At the time, I was working for a large public corporation that kept me very busy running our entire New England territory. Then, within a period of six months, we acquired two of our staunchest competitors. Each of these acquisitions seemingly happened overnight. When I say they happened overnight, I mean on Friday the acquired business was our arch enemy and on Monday we were all one company. And this happened to me twice in half a year.
As anyone who has ever gone through a merger knows, the biggest challenge is in integrating different cultures, employees, clients, technology, payroll platforms and myriad other things you wouldn’t even think of. Because these two companies had been headquartered in my New England territory, the job of unifying three separate companies into one corporate family fell squarely on my shoulders.
It was something I was expected to do, by the way, in addition to my already very busy day job—and with very little experience managing a merger. It was also in addition to my duties as a husband and a father to two very young children.
To say I was overwhelmed was an understatement.
But if Freddy Franks could get his team through a war with only ¾ of his legs, I could get mine through a couple of acquisitions.
So I jumped into action. First thing on the Monday morning of each merger, our major clients and employees from the acquired companies found a floral arrangement from me, welcoming them to the company. I deleted words like “acquisition” and “acquire” from my lexicon and only said words like “merge” or “blend” when speaking to my team.
Because I had to work every weekend for nine months in order to stay on top of the workload, I made a schedule where I got up at 4 a.m. every Saturday and Sunday, put in a half-day at the office before 9 a.m. and then got home before my kids had even changed out of their footie pajamas.
The only holidays I took that year were Thanksgiving and Christmas. When I started, I had no idea when this torture would end but I knew I had to plow through until it did.
I would be lying if I said I wasn’t tempted every day to give up—to resign and find a job that only required 50 or 60 hours of work a week. But I had a commitment to the company and, most importantly, to my team, who were also working very hard to make sure things went smoothly. To fail in my job would be to fail them. And that is not what a leader does.
So I persevered.
What I didn’t realize at the time--when I barely could find a minute to eat or shave, much less reflect--was that I was shaping my own character. Through this hellacious merger boot camp, I was becoming the type of leader I wanted to be.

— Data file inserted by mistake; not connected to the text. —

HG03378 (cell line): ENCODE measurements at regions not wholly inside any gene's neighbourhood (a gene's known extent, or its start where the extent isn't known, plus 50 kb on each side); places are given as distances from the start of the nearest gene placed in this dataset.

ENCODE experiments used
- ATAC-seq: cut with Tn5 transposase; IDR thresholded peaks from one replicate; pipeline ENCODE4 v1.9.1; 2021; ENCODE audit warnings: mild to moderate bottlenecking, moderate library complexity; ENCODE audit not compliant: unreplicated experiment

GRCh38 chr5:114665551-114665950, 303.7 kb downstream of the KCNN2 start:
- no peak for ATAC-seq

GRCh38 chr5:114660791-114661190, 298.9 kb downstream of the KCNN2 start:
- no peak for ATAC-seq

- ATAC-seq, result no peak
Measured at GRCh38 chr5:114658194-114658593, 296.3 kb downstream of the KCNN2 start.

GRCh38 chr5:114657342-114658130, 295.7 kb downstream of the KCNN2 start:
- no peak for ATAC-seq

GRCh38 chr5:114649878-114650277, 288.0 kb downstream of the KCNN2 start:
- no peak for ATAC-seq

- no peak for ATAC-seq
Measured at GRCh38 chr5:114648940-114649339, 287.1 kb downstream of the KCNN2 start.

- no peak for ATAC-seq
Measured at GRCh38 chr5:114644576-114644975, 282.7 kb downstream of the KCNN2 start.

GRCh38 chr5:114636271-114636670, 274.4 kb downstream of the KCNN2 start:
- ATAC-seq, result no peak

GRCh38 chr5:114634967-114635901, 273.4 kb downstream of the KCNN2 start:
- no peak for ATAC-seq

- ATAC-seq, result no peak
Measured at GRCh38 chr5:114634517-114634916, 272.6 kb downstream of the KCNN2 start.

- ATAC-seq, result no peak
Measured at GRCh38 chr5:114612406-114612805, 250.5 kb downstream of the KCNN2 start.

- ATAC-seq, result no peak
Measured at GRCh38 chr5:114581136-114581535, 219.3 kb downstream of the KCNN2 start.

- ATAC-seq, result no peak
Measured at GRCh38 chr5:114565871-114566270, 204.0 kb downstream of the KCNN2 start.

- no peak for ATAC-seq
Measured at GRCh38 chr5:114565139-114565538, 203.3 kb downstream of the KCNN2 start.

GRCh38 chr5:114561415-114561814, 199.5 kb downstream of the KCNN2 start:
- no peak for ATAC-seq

And once the dust settled, the smoke cleared and things evened out into one productive, happy corporate culture, I finally did get that chance to reflect. And I realized something important: My team and I had totally kicked butt.
Because we had managed to retain nearly all our new employees and clients through two mergers, Wall Street responded very positively to our success. We were used as a best practices example to show how to merge companies efficiently. As a corporation, we were shining. As a team, we were running smoother than ever. Our board, CEO and CFO couldn’t have been happier. As an individual, it put my name in lights. I became a fast-tracker in the company and rose to a much higher level of management.
And the one thing I did that was the difference between career failure and what became the catalyst to where I am today is simply this: I didn’t throw in the towel. Even when the desire to was overwhelming. Even when I didn’t know if the sacrifice would ever be worth the pay-out. Even when there was no end in sight. Even when crawling out of bed at 4 a.m. for the 100th time felt impossible. I never gave up.
And, boy, did I want to. But I persisted and it paid off.
Meet Your Future Leaders
As business leaders, we all want employees who approach challenges with tenacity and are relentless in finding solutions. But more than being good for your company’s mission and the bottom line, these employees also have strong leadership potential.
As you think about the future of your business and who you want in charge of your teams, look for those employees who are facing even the biggest challenges head-on, finding innovative solutions and working through them without giving up. Even if they continuously get knocked down, watch how often they get up. These are the people worth the investment in developing as they are the ones who have the persistence required to lead your company to greatness.
What about you? Tell us about a time you persisted as a leader to great benefit or about a leader you know who displays great persistence.
This communication is for informational purposes only; it is not legal, tax or accounting advice; and is not an offer to sell, buy or procure insurance.
Marty Stowe is Vice President, Client Services at TriNet.